Fifteen SpecE30s fought it out at the NASA Southeast season opener at Carolina Motorsports Park. Sunday’s race was particularly dramatic because the fastest drivers in the field started from the rear and battled their way to the front.
Friday night though, it was about flannel jammies and electric blankets, because the temperature plunged into the mid-20s under a million stars in rural South Carolina.
There was more than just car racing, though. CMP has a kart track and the SpecE30 racers had brought kids and karts. The kids and SpecE30 drivers raced karts until exhausted. The adults were at a disadvantage because of their weight and reasonable sense of caution.
Saturday’s race lineup was Sandro Espinosa on pole, followed by A.R. Hoshmandy, Ryan Whitinger and Paul Patrick. Espinosa, Hoshmandy, and Whitinger often make up the top three in Southeast SpecE30. Espinosa’s and Hoshmandy’s videos can be alarming to watch as they casually handle 30 degrees of yaw in turn after turn. In contrast, Whitinger’s videos can be viewed without being tempted to cover your eyes and peek through your fingers.
In the race Saturday, Espinosa and Hoshmandy battled hard, changing positions several times. Whitinger dogged their heels watching for a mistake. The first four to the checker were Espinosa, Hoshmandy, Ryan Whitinger and Rob Eskew.
Saturday night was warmer than expected, and Hoshmandy grilled steak and salmon. The SpecE30 paddock settled in around a campfire and swapped lies until late into the night. Sunday morning came with bright February sunshine. By afternoon people were breaking out shorts and T-shirts.
There were problems in Sunday qualifying with scrubbing tires under a green flag. As a result, the fastest half of the field started in the rear, a sure recipe for excitement when the quickest drivers came charging through the field.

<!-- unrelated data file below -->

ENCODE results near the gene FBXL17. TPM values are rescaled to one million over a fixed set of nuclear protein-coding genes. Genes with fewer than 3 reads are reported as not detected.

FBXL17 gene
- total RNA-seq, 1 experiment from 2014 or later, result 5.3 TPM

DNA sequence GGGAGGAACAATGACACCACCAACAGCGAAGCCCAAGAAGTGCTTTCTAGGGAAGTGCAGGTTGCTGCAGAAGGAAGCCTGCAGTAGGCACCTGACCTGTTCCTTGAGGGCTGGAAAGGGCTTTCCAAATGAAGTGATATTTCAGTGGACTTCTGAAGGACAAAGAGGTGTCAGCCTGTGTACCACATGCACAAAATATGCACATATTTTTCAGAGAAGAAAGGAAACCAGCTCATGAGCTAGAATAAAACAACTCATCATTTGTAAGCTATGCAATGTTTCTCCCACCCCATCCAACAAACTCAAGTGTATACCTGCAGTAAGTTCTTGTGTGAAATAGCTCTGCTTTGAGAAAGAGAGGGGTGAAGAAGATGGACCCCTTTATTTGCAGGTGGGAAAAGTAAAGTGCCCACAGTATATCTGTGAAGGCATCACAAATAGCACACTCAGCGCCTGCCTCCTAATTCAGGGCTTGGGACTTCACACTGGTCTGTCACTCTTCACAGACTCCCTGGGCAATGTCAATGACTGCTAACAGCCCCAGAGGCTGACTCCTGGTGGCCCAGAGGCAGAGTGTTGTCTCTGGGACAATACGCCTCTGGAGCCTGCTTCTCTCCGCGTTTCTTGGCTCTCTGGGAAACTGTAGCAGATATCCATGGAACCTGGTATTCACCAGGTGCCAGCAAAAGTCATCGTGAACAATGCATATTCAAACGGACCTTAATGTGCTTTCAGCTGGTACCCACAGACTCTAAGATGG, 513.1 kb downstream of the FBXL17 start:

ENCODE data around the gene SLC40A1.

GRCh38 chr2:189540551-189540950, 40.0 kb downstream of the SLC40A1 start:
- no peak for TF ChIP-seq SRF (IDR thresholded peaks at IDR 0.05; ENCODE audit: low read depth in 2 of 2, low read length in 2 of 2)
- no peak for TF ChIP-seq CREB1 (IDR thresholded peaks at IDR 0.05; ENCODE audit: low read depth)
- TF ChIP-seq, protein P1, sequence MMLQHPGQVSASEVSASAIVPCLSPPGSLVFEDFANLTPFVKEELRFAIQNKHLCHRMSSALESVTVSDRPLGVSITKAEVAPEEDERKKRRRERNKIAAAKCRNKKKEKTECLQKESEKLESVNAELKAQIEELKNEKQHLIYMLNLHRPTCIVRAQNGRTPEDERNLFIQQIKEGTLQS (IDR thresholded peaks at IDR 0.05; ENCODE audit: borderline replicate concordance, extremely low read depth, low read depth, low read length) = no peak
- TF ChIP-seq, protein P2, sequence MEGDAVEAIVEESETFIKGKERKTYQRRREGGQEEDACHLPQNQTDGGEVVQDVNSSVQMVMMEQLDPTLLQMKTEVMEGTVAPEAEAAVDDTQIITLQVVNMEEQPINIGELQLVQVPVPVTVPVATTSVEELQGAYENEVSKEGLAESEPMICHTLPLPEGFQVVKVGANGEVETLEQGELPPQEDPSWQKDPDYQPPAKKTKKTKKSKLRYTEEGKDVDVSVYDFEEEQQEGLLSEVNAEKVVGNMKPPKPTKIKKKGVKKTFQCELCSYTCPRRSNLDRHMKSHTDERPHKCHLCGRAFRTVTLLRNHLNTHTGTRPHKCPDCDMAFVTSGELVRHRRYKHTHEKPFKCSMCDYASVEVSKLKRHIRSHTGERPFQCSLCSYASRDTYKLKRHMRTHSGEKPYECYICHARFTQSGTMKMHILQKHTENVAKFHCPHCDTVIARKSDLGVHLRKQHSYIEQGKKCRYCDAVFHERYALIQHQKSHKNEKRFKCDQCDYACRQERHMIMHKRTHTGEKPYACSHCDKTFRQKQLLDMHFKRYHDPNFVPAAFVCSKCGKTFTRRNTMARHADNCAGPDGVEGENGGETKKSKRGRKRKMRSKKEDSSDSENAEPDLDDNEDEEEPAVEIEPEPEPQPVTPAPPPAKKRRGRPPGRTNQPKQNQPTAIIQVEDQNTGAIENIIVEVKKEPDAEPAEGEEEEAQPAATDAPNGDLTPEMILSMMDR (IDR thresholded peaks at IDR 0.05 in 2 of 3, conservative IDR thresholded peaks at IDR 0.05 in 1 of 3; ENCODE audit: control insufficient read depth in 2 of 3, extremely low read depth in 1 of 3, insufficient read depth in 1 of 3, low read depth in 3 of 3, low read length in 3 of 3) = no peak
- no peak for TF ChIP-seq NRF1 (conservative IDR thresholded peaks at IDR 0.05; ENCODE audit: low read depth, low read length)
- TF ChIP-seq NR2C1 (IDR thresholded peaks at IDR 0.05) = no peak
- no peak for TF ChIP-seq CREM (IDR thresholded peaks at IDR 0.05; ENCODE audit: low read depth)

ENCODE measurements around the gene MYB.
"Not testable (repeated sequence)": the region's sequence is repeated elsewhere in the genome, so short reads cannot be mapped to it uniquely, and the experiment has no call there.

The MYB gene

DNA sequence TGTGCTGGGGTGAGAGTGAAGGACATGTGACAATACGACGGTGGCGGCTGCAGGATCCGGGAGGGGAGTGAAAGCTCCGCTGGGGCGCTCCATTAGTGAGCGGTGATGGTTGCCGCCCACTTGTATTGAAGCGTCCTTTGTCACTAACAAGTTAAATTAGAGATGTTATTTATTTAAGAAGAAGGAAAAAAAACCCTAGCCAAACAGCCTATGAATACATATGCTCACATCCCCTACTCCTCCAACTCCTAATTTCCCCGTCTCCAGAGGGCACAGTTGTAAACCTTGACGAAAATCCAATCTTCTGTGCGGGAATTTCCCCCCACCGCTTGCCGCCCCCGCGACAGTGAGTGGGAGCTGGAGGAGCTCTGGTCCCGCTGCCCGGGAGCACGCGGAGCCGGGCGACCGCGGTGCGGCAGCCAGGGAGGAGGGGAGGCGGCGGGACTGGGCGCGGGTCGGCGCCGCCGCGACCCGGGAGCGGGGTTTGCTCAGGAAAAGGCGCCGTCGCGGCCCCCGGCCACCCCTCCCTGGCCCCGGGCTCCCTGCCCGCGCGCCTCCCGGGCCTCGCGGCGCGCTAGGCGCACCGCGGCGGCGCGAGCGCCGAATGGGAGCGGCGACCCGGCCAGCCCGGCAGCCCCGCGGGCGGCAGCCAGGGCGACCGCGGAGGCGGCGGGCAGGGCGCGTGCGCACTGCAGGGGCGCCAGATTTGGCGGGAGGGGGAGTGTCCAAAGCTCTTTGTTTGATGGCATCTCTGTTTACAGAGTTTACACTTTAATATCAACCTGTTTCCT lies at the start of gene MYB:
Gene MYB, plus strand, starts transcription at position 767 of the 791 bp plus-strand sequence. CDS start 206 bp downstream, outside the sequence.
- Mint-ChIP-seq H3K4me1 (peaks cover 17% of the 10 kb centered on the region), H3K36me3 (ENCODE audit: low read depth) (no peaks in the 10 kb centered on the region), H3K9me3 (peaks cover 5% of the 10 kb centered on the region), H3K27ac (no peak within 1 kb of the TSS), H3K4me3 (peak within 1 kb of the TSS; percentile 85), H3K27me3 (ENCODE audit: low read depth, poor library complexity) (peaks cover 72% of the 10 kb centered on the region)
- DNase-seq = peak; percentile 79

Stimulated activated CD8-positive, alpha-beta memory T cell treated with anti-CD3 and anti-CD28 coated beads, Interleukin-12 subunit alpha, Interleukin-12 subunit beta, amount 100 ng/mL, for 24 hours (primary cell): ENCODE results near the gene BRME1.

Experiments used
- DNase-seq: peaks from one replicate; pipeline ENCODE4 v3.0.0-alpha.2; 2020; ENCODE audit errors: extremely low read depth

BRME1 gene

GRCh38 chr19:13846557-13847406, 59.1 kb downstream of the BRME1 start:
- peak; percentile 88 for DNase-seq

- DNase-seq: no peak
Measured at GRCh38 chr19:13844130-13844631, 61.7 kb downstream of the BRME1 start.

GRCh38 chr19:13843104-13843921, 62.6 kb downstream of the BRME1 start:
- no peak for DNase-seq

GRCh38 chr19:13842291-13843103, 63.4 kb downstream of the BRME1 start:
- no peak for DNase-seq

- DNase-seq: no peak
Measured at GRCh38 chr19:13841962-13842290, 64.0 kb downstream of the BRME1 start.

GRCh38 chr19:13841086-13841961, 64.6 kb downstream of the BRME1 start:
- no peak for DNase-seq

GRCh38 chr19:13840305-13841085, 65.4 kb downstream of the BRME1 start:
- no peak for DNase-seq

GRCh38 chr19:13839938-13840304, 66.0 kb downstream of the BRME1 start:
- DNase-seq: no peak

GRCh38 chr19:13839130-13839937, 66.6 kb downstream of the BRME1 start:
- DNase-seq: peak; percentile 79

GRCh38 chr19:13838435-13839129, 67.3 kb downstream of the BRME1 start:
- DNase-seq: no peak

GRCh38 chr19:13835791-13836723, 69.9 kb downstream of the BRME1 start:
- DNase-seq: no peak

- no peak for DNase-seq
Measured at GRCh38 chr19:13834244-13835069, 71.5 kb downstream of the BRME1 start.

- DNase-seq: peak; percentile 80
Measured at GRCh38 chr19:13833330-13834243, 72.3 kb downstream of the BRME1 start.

The SpecE30 drivers voted for a standing start, a tradition rarely seen outside SpecE30. Sunday’s race started with Ryan Whitinger on pole, followed by Paul Patrick, Scott Gress and Craig Guthrie.
In only three laps, Espinosa and Hoshmandy had moved up through most of the field. Espinosa was glued to race leader Whitinger’s bumper. While driving a defensive line to keep Espinosa back, Whitinger was still putting down lap times so fast that Hoshmandy wasn’t quite able to get into the fray. Hoshmandy gained car lengths in braking zones, only to lose them in the straights that followed.
Then it all changed. Espinosa moved up on Whitinger’s rear quarter to go two-wide through the high-speed “kink.” Whitinger gave him room, but Espinosa lost rear grip over a bump and went into a tank slapper at 110 mph. Hoshmandy stayed on the throttle and went wide. This put Hoshmandy on Whitinger’s inside quarter as they stormed into the braking zone for Turn 11, which is where slower traffic on the school line spelled doom for Whitinger’s magnificent defense.
Whitinger couldn’t move inside to avoid the slower traffic because Hoshmandy had a nose in. Whitinger had no gentlemanly choice but to slow up and give Hoshmandy the corner. In the space of 10 seconds, Hoshmandy had gone from fighting to hang with the lead pair, to leading the race.
Before the checker, Espinosa got by Whitinger. At the finish, it was Hoshmandy in first, Espinosa in second and Ryan Whitinger in third.